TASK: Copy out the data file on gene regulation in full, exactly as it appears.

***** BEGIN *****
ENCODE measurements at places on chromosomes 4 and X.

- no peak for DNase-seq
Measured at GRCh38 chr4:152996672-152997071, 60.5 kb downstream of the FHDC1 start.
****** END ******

ENCODE measurements at places on chromosomes 4 and X.

- no peak for DNase-seq
Measured at GRCh38 chr4:152996672-152997071, 60.5 kb downstream of the FHDC1 start.